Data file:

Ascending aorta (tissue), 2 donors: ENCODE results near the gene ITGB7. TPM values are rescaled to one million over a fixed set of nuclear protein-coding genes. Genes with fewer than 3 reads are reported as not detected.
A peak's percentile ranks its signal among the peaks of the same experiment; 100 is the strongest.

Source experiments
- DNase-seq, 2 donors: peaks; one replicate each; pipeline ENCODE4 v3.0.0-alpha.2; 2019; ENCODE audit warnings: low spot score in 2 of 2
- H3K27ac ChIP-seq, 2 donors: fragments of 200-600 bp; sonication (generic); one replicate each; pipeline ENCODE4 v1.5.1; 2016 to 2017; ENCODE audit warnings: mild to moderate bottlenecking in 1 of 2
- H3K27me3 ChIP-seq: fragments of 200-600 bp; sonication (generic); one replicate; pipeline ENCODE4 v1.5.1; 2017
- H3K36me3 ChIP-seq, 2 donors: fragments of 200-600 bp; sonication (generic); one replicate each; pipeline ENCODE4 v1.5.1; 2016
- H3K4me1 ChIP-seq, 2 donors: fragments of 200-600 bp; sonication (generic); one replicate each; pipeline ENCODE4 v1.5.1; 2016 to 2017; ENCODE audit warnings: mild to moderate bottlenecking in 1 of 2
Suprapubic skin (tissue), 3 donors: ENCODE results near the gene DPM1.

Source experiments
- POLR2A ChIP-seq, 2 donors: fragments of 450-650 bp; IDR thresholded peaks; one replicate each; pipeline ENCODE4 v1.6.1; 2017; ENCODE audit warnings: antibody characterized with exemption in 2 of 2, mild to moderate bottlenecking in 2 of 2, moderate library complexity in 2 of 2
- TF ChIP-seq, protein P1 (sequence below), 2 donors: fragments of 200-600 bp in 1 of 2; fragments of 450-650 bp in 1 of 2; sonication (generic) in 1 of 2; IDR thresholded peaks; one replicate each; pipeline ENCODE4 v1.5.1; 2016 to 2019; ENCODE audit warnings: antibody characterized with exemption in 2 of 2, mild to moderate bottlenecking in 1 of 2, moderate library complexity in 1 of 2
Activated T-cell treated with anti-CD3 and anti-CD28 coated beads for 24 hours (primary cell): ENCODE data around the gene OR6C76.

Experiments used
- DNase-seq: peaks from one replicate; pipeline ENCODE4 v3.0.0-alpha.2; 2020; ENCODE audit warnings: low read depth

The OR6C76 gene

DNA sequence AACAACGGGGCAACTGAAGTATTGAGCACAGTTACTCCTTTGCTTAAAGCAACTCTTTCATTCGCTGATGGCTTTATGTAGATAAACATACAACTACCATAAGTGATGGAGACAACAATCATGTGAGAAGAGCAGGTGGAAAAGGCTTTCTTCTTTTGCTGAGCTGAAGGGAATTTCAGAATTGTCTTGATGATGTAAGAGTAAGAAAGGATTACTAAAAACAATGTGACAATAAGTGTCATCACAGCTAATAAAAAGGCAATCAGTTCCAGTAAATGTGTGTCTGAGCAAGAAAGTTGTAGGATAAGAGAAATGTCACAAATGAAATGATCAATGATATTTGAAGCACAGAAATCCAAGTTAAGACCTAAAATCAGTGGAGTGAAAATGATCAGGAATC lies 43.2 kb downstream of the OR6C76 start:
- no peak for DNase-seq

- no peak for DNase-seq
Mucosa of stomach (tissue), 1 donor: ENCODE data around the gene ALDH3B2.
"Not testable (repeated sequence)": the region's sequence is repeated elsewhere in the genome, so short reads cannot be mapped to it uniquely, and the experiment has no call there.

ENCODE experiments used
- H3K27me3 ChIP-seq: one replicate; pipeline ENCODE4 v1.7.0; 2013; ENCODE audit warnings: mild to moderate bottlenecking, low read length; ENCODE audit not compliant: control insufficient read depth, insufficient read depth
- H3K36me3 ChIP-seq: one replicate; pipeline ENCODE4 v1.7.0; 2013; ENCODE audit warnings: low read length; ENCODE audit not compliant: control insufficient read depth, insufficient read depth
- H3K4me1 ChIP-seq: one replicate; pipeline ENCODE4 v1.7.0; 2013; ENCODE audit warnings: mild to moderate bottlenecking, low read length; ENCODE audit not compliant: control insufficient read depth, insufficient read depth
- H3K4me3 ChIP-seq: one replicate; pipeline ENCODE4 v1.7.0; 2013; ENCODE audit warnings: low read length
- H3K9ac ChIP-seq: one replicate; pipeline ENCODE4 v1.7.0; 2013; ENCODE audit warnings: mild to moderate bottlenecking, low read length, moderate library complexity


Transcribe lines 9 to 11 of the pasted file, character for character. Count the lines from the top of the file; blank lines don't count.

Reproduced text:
Suprapubic skin (tissue), 3 donors: ENCODE results near the gene DPM1.

Source experiments
- POLR2A ChIP-seq, 2 donors: fragments of 450-650 bp; IDR thresholded peaks; one replicate each; pipeline ENCODE4 v1.6.1; 2017; ENCODE audit warnings: antibody characterized with exemption in 2 of 2, mild to moderate bottlenecking in 2 of 2, moderate library complexity in 2 of 2